With Inbox inevitably shutting down in the future, all eyes are on Gmail to be the one size fits all email app. You're not going to find anything too significant in the last few updates, but there's at least one familiar feature preparing to make it's mobile debut: Smart Compose.
Smart compose [Teardown]
If you've used the web interface for Gmail in the last few months, you already know about Smart Compose. It basically tries to write emails for you. For fast typists, it might save you a couple seconds from time to time, but it's great for anybody that has to hunt and peck at the keyboard. But think of how much more useful it would be on smartphones where the keyboard experience isn't wonderful for anybody. That will be happening... soon?
<stringname="sc_pref_title">Smart Compose</string> <stringname="sc_pref_summary">Show predictive writing suggestions</string> <stringname="sc_onboarding_title">Smart Compose</string> <stringname="sc_onboarding_summary">Writing suggestions appear as you type. Swipe right to accept.</string>excerpt from /xml/gmail_account_preferences.xml <CheckBoxPreferenceandroid:title="@string/sc_pref_title"android:key="sc_enabled"android:summary="@string/sc_pref_summary"android:defaultValue="true"/>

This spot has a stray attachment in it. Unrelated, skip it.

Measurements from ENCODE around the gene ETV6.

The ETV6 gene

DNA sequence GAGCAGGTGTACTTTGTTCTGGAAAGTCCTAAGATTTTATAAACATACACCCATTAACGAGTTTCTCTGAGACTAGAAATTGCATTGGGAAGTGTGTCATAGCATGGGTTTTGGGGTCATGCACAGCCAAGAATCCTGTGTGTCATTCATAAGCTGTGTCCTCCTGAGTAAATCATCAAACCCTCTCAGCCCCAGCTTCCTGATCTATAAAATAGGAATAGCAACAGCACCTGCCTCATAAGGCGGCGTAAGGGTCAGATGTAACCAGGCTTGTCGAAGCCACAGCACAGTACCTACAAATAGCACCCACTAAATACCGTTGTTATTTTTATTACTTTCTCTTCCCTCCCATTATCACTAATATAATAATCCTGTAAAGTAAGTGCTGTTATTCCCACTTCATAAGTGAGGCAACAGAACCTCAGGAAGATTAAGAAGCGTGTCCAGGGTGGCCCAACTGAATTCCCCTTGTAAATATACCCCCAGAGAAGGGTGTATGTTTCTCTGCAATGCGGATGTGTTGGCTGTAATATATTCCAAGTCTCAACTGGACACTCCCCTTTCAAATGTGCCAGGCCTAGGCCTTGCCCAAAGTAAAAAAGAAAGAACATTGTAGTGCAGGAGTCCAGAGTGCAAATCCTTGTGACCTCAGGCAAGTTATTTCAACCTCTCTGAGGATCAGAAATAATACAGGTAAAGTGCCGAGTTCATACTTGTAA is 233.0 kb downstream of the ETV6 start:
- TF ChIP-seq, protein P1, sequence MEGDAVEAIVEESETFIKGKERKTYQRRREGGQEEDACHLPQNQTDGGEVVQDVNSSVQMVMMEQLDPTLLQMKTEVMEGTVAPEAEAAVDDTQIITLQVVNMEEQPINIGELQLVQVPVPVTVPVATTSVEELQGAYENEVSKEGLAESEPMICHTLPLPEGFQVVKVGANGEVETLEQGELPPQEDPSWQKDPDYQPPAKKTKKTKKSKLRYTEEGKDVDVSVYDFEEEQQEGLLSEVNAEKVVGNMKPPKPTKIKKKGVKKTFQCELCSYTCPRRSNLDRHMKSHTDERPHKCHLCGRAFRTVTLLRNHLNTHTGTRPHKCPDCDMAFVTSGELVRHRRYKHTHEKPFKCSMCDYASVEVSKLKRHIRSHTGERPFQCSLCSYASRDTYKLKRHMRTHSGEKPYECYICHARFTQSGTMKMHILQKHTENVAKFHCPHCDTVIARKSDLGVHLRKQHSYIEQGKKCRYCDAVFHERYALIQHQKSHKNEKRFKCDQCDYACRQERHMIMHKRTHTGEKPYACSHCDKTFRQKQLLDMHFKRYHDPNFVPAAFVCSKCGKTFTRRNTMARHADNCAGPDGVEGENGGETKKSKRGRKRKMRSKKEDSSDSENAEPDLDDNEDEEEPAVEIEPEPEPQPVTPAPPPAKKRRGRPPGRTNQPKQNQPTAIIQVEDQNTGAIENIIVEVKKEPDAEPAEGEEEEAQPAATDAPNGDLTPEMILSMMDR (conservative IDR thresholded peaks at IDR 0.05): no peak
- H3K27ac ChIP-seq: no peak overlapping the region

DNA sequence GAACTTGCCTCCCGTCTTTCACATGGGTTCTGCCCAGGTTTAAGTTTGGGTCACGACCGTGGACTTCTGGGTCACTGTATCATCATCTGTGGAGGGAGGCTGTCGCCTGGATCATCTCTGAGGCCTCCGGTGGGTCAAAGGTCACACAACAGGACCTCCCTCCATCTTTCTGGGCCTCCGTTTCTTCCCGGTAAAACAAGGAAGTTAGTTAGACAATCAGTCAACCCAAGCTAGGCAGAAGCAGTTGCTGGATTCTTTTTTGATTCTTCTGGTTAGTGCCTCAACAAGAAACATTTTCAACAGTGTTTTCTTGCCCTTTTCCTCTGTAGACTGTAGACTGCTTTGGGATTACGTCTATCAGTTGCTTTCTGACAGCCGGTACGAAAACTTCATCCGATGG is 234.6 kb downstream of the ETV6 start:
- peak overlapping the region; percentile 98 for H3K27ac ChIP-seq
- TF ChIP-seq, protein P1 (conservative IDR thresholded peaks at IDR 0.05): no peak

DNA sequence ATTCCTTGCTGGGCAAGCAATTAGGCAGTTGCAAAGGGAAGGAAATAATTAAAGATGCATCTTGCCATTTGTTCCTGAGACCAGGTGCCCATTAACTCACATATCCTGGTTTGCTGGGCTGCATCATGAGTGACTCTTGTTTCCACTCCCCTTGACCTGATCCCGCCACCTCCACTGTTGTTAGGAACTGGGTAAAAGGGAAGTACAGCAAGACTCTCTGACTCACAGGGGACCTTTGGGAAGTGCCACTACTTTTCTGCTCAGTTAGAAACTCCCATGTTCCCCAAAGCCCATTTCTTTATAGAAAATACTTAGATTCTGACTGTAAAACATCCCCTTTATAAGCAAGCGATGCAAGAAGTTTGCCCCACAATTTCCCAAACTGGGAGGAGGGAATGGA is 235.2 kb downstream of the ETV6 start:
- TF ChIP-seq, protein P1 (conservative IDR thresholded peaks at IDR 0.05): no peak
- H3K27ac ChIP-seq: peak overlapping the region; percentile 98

There are a few lines for the setting that enables/disables Smart Compose. Judging by the location of the toggle, it seems likely that it will be enabled on a per-account basis.
Google Keep used to title its widgets as just "Google Keep." The latest version has replaced that name with descriptive titles that actually mean something to the widgets. They are now called Note List and Quick Capture.
The latest Google+ update continues a trend of adding quite a bit behind the scenes for what is obviously a major update to the social network. But unlike those last few releases, this one is promising a somewhat more mundane update to the moderation tools for communities.
Community moderation [Teardown]